LIMA, PERU-Rhoda Berenson’s life is a mockery of what it once was. “Life before,” she said, “is like history.”
Before, Rhoda Berenson was a real New York classic: a physics teacher who took dance lessons at Martha Graham, who had a subscription to the Joyce Theater, who cooked, graded papers and danced under the stars at Lincoln Center with her husband, Mark, a retired statistician who taught at Baruch College.
Now, Rhoda Berenson is something else, something she never planned on becoming. She commutes to Lima, Peru, on Continental Airlines and thinks incessantly about the fate of her 30-year-old daughter Lori, an international celebrity whose current address is solitary confinement in a Peruvian prison.
On Sept. 9, Mrs. Berenson, 57, visited Lori at El Penal de Mujeres, the women’s prison, in Chorrillos–a suburb of Lima. Mrs. Berenson brought her a bag of Ess-a-Bagels. “She takes a bite and it brings her back,” she said.
The prison she visits is a muddy blue structure, low to the ground except for the watchtower rising from its middle, on a busy commercial street. It is currently home to Lori Berenson, the La Guardia High School graduate and M.I.T. dropout who, five years ago, was accused by a hooded Peruvian military tribunal of being a leader of the Tupac Amaru Revolutionary Movement, or MRTA, a charge that she denies. In a secret trial, in January 1996, she was found guilty of treason to Peru and was sentenced to life in prison.
Then suddenly, on Aug. 28 of this year, the Peruvian government overturned Ms. Berenson’s life sentence and granted her a new trial in a civilian court, something the U.S. government has repeatedly requested. As a result, Mrs. Berenson and one of the family’s American lawyers, former U.S. Attorney General Ramsey Clark, were scrambling last week to find Lori a Peruvian lawyer to represent her in the new trial.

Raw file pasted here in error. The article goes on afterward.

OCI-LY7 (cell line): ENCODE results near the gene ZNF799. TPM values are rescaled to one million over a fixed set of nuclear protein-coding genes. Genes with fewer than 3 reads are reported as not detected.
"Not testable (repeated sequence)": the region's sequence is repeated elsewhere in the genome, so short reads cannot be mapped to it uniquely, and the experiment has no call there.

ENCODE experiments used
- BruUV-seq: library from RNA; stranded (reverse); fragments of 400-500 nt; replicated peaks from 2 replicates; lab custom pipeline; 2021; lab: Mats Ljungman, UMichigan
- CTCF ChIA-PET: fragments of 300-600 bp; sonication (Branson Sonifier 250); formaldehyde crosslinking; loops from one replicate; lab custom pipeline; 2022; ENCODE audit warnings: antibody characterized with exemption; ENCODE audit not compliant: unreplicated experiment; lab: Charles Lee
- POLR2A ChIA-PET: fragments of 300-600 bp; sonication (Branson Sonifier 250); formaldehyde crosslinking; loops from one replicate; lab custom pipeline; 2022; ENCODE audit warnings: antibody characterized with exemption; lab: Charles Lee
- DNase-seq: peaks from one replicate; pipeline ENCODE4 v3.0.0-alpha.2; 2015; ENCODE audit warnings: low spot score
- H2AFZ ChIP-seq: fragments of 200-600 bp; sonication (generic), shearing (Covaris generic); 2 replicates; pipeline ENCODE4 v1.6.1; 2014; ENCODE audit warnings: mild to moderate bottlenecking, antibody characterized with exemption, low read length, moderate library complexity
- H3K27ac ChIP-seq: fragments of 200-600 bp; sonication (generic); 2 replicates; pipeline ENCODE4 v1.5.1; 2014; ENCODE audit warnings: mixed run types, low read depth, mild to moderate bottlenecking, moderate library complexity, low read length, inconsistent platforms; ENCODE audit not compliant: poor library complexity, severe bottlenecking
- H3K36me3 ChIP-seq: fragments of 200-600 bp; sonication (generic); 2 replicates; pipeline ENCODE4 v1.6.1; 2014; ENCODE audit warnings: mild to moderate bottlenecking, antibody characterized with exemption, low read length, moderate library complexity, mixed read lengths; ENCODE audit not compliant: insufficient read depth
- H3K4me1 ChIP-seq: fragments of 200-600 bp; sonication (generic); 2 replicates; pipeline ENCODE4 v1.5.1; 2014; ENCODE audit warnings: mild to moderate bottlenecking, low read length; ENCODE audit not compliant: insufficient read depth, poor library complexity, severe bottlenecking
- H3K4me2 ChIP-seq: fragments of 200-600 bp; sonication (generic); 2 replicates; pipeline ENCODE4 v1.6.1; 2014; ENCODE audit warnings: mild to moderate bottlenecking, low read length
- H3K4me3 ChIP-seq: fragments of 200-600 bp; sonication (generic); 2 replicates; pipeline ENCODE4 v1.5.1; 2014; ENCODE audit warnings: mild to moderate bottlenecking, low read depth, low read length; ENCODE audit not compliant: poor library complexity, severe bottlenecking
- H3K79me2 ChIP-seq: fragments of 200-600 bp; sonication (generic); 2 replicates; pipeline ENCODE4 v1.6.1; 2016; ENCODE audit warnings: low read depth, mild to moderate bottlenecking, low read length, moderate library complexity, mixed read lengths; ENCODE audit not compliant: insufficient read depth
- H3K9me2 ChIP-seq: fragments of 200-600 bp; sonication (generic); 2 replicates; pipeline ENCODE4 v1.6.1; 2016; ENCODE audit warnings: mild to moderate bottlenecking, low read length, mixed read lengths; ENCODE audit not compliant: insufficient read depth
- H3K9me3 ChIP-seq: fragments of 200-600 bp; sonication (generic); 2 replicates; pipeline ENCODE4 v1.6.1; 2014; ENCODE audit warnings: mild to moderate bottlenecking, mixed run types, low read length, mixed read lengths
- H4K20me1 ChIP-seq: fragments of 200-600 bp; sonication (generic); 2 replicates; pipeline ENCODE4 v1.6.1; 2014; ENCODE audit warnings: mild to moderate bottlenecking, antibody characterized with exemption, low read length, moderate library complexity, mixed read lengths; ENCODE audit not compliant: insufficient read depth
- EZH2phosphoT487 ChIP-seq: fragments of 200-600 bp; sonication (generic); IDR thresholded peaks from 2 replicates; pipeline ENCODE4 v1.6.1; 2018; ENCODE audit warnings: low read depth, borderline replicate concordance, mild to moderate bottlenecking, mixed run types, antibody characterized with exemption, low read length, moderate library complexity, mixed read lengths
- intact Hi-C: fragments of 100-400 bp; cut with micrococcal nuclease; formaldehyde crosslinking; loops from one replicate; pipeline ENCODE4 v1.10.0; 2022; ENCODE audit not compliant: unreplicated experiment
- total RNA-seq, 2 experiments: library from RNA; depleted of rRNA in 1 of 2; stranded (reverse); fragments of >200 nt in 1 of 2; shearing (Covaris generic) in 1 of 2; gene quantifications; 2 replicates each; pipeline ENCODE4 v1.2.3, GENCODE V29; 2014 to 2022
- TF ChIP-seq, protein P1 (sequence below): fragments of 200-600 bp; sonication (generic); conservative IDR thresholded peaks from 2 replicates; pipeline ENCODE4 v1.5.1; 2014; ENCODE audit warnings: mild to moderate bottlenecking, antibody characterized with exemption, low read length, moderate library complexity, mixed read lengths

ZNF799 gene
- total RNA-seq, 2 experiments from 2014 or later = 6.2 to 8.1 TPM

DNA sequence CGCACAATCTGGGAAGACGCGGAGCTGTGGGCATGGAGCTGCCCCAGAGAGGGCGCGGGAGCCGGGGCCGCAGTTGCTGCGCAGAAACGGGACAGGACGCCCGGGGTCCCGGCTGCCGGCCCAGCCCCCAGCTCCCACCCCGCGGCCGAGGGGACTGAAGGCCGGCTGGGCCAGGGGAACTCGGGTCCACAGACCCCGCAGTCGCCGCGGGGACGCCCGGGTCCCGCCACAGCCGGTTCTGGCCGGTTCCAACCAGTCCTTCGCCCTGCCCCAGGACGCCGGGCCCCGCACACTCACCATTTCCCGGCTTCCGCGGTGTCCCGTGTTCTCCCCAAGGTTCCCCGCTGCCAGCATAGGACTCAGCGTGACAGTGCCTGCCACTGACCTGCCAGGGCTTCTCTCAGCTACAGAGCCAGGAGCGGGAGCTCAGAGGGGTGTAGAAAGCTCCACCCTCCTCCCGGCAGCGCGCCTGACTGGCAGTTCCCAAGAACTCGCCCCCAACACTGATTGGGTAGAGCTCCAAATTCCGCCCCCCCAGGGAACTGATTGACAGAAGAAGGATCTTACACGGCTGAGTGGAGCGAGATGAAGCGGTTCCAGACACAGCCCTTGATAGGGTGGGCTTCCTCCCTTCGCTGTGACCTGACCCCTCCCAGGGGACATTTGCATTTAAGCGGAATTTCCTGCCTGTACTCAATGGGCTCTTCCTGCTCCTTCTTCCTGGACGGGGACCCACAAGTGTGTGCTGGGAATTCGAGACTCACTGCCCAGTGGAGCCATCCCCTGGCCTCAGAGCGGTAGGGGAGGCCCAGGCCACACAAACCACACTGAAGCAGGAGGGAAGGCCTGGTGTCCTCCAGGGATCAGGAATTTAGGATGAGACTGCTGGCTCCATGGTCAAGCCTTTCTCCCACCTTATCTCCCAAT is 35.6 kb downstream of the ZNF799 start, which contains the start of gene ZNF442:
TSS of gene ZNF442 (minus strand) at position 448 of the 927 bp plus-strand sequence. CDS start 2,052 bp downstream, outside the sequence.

If you saw the New York papers, you may have assumed that this was the result of some behind-the-scenes efforts to get Lori back to American soil, and that she’d be found guilty of a lesser crime and deported home. Or that some elaborate diplomatic deal had been worked out through which she’d serve the rest of her term in a U.S. jail, and that when the publicity died down, she’d be quietly released.
“A lot of people called us after this new ruling and said, ‘Great! We don’t have to hand out brochures anymore!'” Rhoda Berenson said. “They don’t understand how bad this is. It’s a political case. The judgment will depend on the week, or the way the wind is blowing. My daughter’s life is somewhat dependent on how Peru and the United States are working together diplomatically on a variety of things.”
According to Mrs. Berenson, this new development is in some ways worse than the first one, when Lori was tried by hooded military judges. The State Department, which has never taken a position on Lori Berenson’s guilt or innocence, has only demanded that there be the appearance of a fair trial, even though it will be extremely difficult for Lori, whom the Peruvian press calls ” la Gringa Terrorista ,” to actually get one.
And although many members of Congress have pressed for her release, and although Jesse Jackson confronted Peruvian President Alberto Fujimori in New York last week during the huge U.N. conclave and asked him to consider releasing Ms. Berenson immediately, adding that “it would be a smart thing to do,” the Berensons believe there is no way their daughter can receive a fair trial. “Last week,” said Rhoda Berenson, “was like the first week all over again.”